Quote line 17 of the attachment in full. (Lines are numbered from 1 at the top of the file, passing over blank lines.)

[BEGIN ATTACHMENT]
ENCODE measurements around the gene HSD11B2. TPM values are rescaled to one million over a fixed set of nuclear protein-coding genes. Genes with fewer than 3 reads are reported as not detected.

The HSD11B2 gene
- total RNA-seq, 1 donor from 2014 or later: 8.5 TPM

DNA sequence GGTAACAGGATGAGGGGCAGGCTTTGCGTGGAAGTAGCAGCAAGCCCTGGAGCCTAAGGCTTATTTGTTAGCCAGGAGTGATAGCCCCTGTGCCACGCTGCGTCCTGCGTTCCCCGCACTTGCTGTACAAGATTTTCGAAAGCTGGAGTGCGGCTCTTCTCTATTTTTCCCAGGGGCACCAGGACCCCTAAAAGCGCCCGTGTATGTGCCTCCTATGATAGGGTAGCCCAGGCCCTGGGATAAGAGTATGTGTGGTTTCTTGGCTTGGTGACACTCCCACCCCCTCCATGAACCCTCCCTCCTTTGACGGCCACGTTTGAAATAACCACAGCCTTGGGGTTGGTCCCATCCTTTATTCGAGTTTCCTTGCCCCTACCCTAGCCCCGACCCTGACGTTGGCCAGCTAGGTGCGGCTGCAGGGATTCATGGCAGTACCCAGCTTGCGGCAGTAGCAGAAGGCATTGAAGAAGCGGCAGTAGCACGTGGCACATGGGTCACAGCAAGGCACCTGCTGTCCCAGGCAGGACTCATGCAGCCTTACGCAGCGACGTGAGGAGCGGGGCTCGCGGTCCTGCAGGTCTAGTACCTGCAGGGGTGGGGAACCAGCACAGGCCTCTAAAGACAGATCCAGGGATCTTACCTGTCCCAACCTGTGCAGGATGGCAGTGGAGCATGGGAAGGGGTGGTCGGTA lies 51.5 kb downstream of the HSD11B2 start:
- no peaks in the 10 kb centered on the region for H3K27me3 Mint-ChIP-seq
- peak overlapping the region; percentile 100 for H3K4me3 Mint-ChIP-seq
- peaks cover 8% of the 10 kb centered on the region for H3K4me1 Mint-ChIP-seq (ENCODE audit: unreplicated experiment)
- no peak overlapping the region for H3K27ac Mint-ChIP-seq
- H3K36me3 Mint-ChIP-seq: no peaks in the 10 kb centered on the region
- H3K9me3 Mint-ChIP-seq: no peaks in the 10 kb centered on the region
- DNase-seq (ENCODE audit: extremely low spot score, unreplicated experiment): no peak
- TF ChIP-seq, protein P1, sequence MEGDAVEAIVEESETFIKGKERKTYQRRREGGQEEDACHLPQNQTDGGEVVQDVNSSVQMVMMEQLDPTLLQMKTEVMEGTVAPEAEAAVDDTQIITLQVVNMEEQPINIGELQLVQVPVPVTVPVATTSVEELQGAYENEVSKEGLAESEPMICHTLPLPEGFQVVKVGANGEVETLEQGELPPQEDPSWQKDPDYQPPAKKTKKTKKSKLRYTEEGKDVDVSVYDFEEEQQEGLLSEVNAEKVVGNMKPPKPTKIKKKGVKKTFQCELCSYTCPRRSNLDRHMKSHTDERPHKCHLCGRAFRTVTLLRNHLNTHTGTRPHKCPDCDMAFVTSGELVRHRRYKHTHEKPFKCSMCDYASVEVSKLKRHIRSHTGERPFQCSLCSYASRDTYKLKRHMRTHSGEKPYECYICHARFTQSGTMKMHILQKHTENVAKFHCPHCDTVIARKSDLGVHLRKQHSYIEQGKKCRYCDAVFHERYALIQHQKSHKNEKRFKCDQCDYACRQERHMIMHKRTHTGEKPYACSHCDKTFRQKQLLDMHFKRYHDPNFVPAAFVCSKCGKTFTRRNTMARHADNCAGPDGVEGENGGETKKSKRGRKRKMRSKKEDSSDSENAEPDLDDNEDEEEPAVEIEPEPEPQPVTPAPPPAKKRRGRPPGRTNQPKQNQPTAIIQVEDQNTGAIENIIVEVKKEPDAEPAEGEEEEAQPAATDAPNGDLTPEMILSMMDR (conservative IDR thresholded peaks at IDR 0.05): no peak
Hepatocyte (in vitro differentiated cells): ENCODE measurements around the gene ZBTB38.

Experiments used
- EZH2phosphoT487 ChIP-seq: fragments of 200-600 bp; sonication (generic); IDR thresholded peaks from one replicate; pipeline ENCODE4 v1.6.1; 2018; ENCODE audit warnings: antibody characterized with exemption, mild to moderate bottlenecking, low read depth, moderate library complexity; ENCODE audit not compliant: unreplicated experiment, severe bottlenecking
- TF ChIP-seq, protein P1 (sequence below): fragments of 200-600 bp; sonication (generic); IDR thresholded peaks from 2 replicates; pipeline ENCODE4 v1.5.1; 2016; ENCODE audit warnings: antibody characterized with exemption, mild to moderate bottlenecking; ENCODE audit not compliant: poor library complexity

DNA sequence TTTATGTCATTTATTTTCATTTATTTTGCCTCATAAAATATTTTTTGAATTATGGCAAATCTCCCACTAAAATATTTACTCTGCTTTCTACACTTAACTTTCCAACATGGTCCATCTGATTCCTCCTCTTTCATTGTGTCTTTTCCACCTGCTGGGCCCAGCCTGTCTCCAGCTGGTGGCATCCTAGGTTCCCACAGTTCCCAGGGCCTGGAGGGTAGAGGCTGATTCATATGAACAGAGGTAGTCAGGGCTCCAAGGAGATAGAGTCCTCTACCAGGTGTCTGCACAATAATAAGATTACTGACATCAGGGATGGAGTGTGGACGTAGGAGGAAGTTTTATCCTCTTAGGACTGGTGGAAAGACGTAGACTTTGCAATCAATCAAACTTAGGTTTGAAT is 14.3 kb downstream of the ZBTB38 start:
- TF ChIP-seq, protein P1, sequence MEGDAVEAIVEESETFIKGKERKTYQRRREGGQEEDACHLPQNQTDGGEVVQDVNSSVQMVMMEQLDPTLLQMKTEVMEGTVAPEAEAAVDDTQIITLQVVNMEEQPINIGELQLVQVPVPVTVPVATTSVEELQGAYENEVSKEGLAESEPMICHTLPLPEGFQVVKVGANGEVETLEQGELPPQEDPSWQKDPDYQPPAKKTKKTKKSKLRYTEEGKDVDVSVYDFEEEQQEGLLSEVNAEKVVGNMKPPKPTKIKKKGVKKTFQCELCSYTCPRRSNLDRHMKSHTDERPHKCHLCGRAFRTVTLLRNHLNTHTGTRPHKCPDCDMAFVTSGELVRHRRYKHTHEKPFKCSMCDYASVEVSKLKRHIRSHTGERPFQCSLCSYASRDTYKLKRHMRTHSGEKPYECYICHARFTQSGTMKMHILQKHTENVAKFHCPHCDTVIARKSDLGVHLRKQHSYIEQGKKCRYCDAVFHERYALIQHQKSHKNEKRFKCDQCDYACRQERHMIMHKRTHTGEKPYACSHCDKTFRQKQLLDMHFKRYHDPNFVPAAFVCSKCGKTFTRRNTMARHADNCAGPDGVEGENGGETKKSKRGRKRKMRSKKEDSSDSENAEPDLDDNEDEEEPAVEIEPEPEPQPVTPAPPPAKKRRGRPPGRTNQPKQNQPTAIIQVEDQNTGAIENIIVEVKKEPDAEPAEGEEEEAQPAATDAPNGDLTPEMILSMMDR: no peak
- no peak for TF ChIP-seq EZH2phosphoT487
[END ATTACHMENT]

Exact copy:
DNA sequence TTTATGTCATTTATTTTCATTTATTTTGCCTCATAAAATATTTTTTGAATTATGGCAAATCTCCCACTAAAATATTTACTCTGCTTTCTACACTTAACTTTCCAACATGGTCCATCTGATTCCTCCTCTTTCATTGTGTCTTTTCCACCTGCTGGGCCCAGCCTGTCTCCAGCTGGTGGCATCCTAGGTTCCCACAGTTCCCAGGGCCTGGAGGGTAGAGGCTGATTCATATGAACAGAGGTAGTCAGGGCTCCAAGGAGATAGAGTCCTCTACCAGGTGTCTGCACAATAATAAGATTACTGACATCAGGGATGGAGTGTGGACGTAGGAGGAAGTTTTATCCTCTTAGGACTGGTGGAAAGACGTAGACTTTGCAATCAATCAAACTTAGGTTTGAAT is 14.3 kb downstream of the ZBTB38 start: